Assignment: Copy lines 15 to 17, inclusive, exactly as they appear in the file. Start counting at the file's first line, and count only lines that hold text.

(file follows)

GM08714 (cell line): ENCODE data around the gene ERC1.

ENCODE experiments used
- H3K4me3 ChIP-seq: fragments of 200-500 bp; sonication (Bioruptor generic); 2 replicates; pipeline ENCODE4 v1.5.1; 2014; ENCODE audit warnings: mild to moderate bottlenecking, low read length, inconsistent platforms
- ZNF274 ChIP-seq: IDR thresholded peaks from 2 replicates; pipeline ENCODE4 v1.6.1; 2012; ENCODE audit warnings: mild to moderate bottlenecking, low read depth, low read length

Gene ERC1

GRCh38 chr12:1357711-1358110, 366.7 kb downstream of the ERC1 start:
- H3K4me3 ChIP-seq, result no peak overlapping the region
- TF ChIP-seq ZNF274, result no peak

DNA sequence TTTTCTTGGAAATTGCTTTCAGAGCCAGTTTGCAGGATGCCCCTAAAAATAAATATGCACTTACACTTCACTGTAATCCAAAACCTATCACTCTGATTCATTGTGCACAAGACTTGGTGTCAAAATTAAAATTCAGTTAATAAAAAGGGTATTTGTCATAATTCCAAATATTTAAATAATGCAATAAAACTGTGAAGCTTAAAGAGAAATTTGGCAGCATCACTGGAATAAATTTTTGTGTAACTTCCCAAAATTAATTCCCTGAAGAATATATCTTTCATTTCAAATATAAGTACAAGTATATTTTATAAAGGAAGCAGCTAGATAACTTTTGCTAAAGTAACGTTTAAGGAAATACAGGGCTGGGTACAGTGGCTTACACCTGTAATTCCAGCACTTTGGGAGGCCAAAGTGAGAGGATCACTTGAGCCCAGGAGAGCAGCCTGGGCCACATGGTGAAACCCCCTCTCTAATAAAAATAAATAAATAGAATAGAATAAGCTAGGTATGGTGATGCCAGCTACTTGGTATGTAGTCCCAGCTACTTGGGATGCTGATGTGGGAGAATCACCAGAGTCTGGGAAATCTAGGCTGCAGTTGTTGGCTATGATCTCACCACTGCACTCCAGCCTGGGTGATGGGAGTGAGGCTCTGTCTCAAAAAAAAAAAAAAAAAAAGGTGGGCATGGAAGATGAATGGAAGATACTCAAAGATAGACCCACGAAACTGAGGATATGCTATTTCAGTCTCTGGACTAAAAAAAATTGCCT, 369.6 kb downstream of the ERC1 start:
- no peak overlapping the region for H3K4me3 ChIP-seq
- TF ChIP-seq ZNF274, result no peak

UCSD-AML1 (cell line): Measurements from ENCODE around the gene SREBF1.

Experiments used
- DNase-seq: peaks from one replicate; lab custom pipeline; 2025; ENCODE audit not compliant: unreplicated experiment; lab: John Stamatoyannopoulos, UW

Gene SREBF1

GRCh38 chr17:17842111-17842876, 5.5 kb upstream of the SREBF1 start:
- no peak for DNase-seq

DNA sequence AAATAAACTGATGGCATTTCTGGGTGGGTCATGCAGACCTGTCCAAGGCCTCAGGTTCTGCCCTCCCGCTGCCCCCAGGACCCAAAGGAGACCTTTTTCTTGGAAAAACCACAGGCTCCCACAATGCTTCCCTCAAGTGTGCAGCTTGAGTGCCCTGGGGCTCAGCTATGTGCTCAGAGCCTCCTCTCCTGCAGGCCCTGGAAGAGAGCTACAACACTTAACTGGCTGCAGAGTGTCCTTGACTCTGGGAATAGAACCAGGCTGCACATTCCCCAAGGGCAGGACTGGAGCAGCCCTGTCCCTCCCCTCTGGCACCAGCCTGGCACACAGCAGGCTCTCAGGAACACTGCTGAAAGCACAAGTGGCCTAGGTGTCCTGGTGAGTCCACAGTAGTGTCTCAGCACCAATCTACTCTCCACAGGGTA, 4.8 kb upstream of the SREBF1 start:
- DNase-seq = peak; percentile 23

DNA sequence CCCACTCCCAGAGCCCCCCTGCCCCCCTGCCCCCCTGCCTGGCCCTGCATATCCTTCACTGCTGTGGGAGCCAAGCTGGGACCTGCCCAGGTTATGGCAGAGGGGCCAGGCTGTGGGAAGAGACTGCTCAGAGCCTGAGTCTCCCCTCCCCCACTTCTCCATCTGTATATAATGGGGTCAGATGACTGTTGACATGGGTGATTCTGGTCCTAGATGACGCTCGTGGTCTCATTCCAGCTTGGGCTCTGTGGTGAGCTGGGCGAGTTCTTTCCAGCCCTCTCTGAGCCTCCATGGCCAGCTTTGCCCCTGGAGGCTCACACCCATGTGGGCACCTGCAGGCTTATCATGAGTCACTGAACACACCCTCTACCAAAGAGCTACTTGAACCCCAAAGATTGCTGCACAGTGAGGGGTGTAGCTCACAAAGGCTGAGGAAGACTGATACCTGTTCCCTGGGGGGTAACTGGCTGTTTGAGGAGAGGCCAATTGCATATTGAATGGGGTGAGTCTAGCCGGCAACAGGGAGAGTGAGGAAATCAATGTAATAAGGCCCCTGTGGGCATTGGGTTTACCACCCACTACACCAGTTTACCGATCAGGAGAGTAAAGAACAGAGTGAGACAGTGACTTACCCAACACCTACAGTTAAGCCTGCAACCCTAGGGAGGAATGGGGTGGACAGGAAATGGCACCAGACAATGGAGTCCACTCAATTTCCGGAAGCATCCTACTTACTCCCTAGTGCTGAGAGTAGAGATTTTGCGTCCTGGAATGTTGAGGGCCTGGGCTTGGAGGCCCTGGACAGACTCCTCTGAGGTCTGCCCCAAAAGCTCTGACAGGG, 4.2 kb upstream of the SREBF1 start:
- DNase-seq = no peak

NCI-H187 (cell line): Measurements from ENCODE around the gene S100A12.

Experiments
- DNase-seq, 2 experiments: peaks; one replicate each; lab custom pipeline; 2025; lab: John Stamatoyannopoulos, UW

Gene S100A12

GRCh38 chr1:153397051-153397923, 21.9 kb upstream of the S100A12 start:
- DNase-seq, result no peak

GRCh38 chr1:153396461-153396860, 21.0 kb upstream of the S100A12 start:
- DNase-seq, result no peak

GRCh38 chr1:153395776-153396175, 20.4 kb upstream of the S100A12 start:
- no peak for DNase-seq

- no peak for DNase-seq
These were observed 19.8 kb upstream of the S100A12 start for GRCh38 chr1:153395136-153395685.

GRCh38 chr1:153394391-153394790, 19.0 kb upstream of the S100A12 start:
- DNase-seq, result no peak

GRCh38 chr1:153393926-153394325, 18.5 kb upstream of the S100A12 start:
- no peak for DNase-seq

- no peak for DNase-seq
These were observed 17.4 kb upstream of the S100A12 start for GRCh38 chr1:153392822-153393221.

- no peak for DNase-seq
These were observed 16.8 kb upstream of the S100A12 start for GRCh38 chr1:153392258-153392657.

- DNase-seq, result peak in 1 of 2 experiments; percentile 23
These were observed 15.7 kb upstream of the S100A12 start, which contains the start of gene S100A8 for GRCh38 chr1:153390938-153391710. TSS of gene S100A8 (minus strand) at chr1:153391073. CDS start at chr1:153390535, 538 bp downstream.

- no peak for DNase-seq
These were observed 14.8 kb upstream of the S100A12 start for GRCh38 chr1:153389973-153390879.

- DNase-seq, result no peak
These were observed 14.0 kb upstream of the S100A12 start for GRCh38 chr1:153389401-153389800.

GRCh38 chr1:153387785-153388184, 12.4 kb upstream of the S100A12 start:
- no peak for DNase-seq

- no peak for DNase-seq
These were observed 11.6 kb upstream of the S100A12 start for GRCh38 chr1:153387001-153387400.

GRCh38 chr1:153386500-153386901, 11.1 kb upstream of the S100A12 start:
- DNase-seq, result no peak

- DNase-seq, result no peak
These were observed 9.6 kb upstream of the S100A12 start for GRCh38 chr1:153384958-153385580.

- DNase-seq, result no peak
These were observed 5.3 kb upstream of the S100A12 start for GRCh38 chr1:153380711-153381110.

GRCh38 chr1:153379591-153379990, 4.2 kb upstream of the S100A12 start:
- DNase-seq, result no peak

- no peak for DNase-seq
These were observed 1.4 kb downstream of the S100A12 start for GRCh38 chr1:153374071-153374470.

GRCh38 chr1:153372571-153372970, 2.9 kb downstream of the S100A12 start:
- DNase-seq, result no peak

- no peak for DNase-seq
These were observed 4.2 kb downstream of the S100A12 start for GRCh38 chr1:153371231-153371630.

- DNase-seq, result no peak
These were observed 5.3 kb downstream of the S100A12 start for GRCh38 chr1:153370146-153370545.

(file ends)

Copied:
Gene SREBF1

GRCh38 chr17:17842111-17842876, 5.5 kb upstream of the SREBF1 start:
- no peak for DNase-seq